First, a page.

Skip to main content
Skip to main menu Skip to spotlight region Skip to secondary region Skip to UGA region Skip to Tertiary region Skip to Quaternary region Skip to unit footer


New weather radar to improve forecasting in North Georgia

Alan Flurry

A weather radar system purchased by the University of Georgia and the Georgia Institute of Technology could lead to improved weather forecasting in North Georgia – and provide both expanded educational opportunities for students and enhanced research capabilities for the two institutions.

“The acquisition of this radar is a game-changer for our state,” said Marshall Shepherd, director of UGA’s Atmospheric Sciences Program. “Not only does it provide a potentially lifesaving service for Georgians, it is a unique teaching and research tool for students at both institutions.” The radar will enable new research opportunities related to severe weather observations, winter weather forecasting, urban flood assessment, birds and even insects, Shepherd said.

Severe weather is a consistent threat to North Georgia that can lead to loss of life and property. The new radar system will fill a well-known gap in radar coverage over northeastern Georgia caused by the existing NEXRAD network coverage and terrain. A large landfill also causes blockage of the Terminal Doppler Weather Radar beam located near Hartsfield-Jackson Atlanta International Airport.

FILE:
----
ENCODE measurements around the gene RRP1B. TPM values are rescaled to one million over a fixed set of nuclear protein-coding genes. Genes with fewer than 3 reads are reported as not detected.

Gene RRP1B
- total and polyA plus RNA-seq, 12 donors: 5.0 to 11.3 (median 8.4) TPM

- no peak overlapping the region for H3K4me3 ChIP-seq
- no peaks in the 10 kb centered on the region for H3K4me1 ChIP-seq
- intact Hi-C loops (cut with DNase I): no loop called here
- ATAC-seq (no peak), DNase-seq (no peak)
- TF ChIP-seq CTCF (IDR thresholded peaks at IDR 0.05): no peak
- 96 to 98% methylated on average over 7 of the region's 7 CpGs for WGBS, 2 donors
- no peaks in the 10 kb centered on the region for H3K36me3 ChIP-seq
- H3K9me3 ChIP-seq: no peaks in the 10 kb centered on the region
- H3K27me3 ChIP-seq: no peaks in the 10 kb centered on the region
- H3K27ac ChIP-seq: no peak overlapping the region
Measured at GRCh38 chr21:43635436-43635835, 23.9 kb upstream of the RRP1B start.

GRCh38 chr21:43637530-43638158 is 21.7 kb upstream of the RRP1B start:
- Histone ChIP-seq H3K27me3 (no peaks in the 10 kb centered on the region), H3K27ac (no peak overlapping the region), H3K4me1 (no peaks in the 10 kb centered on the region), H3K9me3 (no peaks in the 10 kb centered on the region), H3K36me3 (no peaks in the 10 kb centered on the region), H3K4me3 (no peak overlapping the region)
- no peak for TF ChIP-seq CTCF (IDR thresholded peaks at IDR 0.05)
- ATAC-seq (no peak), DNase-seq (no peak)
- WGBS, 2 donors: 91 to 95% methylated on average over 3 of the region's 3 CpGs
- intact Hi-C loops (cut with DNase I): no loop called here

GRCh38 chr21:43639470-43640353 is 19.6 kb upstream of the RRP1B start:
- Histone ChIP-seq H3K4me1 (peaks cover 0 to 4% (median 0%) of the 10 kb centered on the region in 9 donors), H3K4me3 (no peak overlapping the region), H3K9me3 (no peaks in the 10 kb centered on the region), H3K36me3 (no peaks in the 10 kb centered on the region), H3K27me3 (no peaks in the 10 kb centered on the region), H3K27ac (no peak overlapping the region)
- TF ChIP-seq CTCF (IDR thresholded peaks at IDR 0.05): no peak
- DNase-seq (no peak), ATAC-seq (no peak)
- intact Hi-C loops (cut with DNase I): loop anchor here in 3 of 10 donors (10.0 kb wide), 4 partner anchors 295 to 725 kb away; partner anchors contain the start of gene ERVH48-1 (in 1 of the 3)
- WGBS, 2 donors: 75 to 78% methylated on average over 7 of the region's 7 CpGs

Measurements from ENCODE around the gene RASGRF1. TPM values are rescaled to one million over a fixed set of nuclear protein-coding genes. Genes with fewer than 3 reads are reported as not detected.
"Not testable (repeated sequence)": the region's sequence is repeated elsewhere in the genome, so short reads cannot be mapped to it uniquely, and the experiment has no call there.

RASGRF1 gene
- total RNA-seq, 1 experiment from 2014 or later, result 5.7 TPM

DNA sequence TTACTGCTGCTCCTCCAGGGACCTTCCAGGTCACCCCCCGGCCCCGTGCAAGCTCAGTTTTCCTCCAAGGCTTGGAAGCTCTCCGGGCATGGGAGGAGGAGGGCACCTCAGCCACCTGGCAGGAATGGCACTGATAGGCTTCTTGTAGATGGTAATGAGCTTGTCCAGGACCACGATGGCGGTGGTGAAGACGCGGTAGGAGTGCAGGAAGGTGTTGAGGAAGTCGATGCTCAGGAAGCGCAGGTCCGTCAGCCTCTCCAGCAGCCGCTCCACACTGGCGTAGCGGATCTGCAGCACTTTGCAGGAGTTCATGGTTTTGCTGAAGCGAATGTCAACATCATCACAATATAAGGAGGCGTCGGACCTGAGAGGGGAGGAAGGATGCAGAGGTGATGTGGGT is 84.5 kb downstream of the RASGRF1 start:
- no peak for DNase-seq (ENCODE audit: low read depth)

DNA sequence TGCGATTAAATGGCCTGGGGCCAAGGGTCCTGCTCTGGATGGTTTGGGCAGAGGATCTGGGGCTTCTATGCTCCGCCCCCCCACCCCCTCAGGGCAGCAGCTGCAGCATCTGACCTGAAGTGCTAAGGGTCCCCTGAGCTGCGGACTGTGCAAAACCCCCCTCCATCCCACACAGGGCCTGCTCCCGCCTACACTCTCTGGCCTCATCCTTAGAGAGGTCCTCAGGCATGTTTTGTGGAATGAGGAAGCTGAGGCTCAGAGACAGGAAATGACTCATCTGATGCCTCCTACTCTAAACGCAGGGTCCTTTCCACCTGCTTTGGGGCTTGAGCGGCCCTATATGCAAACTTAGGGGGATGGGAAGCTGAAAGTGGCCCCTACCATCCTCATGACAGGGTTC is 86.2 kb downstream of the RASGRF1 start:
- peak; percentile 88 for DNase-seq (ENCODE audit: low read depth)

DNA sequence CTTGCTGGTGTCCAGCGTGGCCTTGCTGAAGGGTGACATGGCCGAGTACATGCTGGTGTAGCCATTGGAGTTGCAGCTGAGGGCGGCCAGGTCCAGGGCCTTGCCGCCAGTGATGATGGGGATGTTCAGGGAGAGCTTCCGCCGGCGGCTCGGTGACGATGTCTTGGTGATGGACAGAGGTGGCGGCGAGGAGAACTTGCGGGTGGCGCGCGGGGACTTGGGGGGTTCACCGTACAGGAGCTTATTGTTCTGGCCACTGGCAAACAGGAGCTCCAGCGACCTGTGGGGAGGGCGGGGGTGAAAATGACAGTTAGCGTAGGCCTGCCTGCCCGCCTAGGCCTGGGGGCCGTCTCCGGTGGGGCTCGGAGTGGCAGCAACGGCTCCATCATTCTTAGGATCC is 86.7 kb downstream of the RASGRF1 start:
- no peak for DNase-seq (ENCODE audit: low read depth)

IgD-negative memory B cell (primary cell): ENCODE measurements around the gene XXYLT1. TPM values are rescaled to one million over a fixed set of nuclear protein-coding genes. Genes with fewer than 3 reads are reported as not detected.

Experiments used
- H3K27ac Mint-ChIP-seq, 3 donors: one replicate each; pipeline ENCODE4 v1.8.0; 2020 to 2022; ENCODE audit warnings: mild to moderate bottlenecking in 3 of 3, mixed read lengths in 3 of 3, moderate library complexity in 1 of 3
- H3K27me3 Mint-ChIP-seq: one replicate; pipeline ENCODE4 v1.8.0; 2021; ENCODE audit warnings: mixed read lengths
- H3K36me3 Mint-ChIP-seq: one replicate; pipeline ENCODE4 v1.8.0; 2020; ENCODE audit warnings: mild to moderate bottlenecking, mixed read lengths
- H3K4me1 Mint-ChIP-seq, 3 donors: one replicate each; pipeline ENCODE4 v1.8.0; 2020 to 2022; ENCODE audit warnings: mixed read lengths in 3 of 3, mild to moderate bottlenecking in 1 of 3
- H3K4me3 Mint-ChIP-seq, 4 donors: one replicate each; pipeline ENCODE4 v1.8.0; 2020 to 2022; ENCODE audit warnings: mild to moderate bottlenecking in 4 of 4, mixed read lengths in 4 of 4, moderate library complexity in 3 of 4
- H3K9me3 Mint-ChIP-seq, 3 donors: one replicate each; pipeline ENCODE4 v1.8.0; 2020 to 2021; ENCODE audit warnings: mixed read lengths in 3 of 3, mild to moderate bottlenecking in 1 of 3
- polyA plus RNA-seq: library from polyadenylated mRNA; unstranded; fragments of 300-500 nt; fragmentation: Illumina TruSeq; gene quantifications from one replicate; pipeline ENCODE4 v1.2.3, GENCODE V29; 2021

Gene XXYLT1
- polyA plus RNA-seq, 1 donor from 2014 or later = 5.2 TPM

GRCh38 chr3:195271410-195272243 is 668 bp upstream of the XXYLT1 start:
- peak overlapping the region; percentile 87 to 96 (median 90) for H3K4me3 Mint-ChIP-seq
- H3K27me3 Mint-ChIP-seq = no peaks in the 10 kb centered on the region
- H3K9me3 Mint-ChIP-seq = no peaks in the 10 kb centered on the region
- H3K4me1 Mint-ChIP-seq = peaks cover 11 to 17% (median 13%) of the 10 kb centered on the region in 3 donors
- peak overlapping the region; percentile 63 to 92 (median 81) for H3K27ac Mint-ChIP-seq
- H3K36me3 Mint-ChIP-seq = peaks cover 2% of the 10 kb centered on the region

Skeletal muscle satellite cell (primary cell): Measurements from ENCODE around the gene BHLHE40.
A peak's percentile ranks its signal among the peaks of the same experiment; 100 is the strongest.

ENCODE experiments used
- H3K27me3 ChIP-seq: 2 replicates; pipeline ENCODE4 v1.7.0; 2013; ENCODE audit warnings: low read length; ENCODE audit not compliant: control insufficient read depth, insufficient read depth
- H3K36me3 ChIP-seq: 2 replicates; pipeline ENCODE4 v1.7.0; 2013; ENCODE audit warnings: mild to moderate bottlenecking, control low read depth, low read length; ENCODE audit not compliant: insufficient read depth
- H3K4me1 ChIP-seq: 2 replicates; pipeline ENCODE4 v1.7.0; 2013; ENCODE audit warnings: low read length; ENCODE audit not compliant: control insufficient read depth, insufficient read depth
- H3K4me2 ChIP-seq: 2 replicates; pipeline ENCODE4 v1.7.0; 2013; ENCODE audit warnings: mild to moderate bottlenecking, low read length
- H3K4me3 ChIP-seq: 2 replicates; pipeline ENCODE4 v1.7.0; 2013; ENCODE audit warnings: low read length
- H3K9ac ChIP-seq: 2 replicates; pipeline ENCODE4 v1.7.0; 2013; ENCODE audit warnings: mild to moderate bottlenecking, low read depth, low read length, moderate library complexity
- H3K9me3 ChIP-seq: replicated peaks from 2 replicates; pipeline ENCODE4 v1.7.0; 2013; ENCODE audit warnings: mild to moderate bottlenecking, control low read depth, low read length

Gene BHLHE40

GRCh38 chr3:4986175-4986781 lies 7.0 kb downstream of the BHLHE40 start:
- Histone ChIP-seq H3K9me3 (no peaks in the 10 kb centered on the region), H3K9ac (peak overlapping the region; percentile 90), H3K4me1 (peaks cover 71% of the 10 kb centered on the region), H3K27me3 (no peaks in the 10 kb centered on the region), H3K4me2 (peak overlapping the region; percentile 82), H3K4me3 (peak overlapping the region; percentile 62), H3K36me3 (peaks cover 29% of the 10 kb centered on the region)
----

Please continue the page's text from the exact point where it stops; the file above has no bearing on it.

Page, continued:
A feed from the commercial Furuno WR-2100 radar, which will be located in Gwinnett County, will be shared with the National Weather Service in Peachtree City and with other interested organizations. Beyond tornadoes and other severe storms, the radar could help forecasters predict winter precipitation and provide better rainfall estimates for flood warnings.

“The radar would be used collaboratively to provide enhanced warning for people in North Georgia, to provide educational opportunities to students at both institutions, and to provide research opportunities for UGA’s Atmospheric Science Program, Georgia Tech Research Institute’s Severe Storms Research Center, and Georgia Tech’s School of Electrical and Computer Engineering,” said John Trostel, the SSRC’s director.

Trostel and colleagues at GTRI became aware of the radar’s availability and reached out to UGA colleagues about collaborating on the acquisition. The 3-year-old device, which operates in the X-band, had been used at the manufacturer’s research facility.

Continue reading...

Image: Test screen capture from the new radar.

Support Franklin College

We appreciate your financial support. Your gift is important to us and helps support critical opportunities for students and faculty alike, including lectures, travel support, and any number of educational events that augment the classroom experience. Click here to learn more about giving.